I’d hazard a guess that Sky Larks have inspired more poetry than any other UK bird (although maybe our old favourite the Robin would come close, as Andrew Lack’s excellent Redbreast – The Robin In Life And Literature attests).
Anyway, last night I went for a stroll around Sence Valley Forest Park. Saturday had been all wind and rain, but the official start of British Summer Time seemed to bring with it a fresh start in terms of weather. Admittedly it took me the best part of the day to come to terms with losing an hour’s sleep and catch up on various jobs, but it was still gloriously sunny and warm as I went out at about 6pm, even if a spectacular electrical storm was away over the Trent Valley in the distance.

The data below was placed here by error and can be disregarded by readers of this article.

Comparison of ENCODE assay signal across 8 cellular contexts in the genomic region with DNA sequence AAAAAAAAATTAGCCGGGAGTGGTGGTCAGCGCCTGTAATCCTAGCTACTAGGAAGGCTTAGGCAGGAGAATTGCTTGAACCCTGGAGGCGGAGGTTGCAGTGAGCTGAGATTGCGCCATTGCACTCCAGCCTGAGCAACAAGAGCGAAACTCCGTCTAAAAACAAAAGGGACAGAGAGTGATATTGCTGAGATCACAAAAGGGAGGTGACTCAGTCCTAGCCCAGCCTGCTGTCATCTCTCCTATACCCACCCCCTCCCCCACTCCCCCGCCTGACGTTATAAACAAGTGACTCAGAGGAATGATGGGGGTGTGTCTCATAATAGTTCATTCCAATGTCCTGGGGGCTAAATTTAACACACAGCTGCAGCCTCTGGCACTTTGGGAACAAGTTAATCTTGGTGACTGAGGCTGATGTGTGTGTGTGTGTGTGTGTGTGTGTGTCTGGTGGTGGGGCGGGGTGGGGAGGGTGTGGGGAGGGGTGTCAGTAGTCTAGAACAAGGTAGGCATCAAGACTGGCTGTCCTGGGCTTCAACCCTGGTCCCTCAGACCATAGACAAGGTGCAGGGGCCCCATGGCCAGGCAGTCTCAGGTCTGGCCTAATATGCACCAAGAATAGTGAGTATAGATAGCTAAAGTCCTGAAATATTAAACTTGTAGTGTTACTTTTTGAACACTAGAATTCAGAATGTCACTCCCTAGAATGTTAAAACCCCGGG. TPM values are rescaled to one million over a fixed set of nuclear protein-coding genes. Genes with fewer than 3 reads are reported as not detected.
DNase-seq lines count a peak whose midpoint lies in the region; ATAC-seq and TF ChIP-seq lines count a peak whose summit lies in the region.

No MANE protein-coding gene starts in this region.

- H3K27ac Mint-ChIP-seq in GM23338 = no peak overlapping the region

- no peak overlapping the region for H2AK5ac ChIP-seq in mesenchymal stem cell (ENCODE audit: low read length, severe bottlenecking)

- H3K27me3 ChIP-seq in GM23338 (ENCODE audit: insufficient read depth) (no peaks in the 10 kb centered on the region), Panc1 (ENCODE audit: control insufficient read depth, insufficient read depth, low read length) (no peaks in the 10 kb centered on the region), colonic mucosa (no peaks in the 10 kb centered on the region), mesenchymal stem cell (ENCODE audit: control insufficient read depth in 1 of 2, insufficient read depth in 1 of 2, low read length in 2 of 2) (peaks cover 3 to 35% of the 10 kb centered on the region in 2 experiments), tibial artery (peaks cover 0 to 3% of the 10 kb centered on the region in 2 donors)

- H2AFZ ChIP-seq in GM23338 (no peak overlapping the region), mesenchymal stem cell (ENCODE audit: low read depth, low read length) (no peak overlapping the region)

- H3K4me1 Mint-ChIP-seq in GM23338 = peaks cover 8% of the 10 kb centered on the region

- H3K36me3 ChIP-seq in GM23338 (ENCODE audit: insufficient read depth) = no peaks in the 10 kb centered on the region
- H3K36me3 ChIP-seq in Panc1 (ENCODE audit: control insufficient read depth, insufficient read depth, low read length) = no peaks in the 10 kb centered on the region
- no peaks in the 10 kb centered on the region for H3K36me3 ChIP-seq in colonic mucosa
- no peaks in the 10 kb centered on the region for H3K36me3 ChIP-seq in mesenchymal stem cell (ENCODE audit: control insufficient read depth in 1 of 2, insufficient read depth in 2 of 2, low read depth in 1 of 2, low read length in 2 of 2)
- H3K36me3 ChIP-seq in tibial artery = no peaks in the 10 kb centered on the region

Sky Larks were everywhere in the sheep fields on either side of the bridle path. It’s the display flight and song, of course, that gets them noticed, but it was interesting scanning the scope over the hillsides and picking out one bird after another on the ground, all of them betrayed by their white-sided tails.
Further on, a male Curlew was bathing on one of the scrapes, and when I stopped to look for Sand Martins, a Kingfisher dashed down the little stream and across one of the lakes. They’re fairly regular at Sence Valley, but they always make you catch your breath a little bit.
But getting back to the poetry. When I arrived home, a male Blackbird had taken up his usual position on the peak of the factory rook opposite my house, and was singing away. And, however much I enjoy Sky Larks singing, I don’t think they can touch our commonest garden songster, surely the most musical of all British birds. They’re maybe under-represented in terms of being written about, with the Song Thrush tending to get more attention where the thrush family is concerned, but when I checked The Herald’s excellent poetry blog this morning, the day’s selection redressed that balance a little bit.
Finally, I had a couple of poems – Yellowhammers and The American Version – accepted by The New Writer.